Disney also asked the Shermans to come up with a catchy, overarching tune for his “UNICEF Salutes the Children of the World” walk-through attraction at the 1964 World’s Fair. Before the brothers got involved, it featured the unpleasant cacophony of various national anthems sung by audio-animatronic dolls.

“But Walt, are we stuck with this title, ‘Salute the Children of the World?’ ‘UNICEF?’ It’s a mouthful,” Richard told Feinberg. “He said, ‘Yeah. Well, it’s the small children of the world who are the hope of the future — that’s what we’re trying to say.’ He kept saying, ‘Small children are the hope of the world,’ and we said, ‘Yeah, small … world. That’s it! And let’s not blow each other up!’

“Now, how do we say that? Let’s, after all, use our heads. ‘After all … small … after all.’ That rhymes. ‘Small world, after all.’ And that was the way we came up with the expression.”

Disney loved their take so much, he named the attraction after it, and “It’s a Small World After All” now plays at theme parks all around the world, thousands of times a day. Richard described the song as a “prayer for peace” and said it’s the one tune by the brothers that makes people want to “either kiss or kill them.”

Despite their overwhelming success, the siblings did not always get along, as was documented in The Boys: The Sherman Brothers’ Story (2009), produced and directed by their sons Gregory V. Sherman and Jeffrey C. Sherman.

“Bob was into his orbit; I was into mine,” Richard said. “I wouldn’t say it was anything but that his interests were different. I’ve always been kind of an extrovert; he’s always been an introvert. … Basically, one of the chemical things that worked with us was the fact that we both had a stereopticon look at things, so we could blend our thinking together, and success came that way.”

Robert died in March 2012 at age 86. B.J. Novak played him, and Jason Schwartzman portrayed Richard, in the Disney film Saving Mr. Banks (2013), about the making of Mary Poppins.

Richard Sherman was born in Manhattan on June 12, 1928, 30 months after his brother. Their mother was a Broadway actress and their father was Tin Pan Alley composer Al Sherman, whose song “Potatoes Are Cheaper, Tomatoes Are Cheaper, Now’s the Time to Fall in Love” was a favorite of Eddie Cantor’s. His tunes also were recorded by the likes of Maurice Chevalier, Louis Armstrong, Frank Sinatra, Peggy Lee and Cyndi Lauper.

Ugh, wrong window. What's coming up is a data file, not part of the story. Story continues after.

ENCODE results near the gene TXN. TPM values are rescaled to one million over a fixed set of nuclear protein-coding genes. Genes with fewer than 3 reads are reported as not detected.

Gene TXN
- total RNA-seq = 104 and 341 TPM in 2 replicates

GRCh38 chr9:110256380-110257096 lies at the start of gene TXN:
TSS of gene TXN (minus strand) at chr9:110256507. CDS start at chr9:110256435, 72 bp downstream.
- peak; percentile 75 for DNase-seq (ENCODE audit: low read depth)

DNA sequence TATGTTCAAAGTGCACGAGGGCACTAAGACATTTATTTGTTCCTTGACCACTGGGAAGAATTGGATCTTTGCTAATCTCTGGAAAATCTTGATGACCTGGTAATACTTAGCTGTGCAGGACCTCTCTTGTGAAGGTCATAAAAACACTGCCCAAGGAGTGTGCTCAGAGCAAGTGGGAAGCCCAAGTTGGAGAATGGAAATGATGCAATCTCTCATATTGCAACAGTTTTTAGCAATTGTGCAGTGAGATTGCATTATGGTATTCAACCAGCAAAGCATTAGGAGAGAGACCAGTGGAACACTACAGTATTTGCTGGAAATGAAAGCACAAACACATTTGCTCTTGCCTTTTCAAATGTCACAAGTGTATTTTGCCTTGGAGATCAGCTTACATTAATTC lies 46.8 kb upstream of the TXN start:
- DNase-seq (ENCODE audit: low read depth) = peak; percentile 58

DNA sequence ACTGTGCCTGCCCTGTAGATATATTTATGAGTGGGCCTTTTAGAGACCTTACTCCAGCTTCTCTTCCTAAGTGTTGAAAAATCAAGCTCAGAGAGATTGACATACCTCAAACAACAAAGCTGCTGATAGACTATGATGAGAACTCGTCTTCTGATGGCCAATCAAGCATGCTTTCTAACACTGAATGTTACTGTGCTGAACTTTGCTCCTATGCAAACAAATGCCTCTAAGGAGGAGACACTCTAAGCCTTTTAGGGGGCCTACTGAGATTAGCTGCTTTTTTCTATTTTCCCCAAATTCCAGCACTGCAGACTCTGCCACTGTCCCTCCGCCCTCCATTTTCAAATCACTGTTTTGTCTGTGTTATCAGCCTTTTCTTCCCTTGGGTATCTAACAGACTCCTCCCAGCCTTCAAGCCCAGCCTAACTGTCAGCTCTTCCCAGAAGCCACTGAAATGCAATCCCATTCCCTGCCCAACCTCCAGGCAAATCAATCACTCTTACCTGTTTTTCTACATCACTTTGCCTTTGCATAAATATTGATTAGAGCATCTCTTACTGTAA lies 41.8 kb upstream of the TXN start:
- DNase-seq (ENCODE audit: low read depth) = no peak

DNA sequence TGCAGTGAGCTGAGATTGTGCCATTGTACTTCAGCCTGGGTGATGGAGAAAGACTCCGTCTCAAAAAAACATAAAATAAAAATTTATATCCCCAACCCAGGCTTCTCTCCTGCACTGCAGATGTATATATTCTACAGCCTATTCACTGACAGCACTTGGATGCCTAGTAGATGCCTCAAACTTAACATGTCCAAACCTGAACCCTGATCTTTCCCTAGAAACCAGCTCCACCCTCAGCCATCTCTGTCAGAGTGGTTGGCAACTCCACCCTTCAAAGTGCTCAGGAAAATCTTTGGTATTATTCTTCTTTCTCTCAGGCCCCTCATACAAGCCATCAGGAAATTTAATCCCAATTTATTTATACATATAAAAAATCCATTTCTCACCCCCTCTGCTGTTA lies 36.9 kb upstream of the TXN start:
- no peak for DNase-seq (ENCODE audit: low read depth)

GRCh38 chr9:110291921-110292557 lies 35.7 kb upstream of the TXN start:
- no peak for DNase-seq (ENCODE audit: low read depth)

The family moved west in the mid-1930s, and Richard attended Beverly Hills High School. He and his brother attended Bard College in New York (his major was music, while Roberts’ was English literature and painting), and Richard wrote what is now the school’s official song.

Challenged by their father — “You guys, I bet you couldn’t even write a song that some kid would give up his lunch money to buy on a record!” — the boys began writing, and their first song, “Gold Can Buy You Anything But Love,” was recorded in 1951 by the singing cowboy Gene Autry.

In 1958, they celebrated their first top 10 hit with “Tall Paul,” covered by Mouseketeer Annette Funicello. They wrote a number of hits for the teenager they called “our lucky star,” and Mr. Disney took notice. He gave the brothers various assignments, then offered them jobs as staff songwriters in the moments after telling them he loved their ideas for Mary Poppins.

They were named Disney Legends in 1990.

Most recently, Sherman wrote a song with composer Fabrizio Mancinelli for Andreas Deja’s 2023 animated short, Mushka. “Mushka’s Lullabye” was performed by soprano Holly Sedillos.

Survivors include his wife of 66 years, Elizabeth; his children, Gregory, Victoria and Lynda; five grandchildren; and three great-grandchildren.

Asked by Feinberg what were the best lyrics he ever came up with, Sherman touched on those he wrote for “A Man Has Dreams” from Mary Poppins.

“When it comes to writing what a man really feels — every man, every man — he dreams of doing something wonderful, of walking with the giants in his particular world,” he said. “An insurance guy wants to be the top man in the insurance business. I dreamed of being a top man in the music business, so it came out of my head.”

“I said, ‘A man has dreams of walking with giants.’ I wanted to be with Gershwin. Who knows if I got there? I wanted to carve my niche in the edifice of time, so what I was saying — I was talking about myself, really.”

This article originally appeared on The Hollywood Reporter.

Ashley Iasimone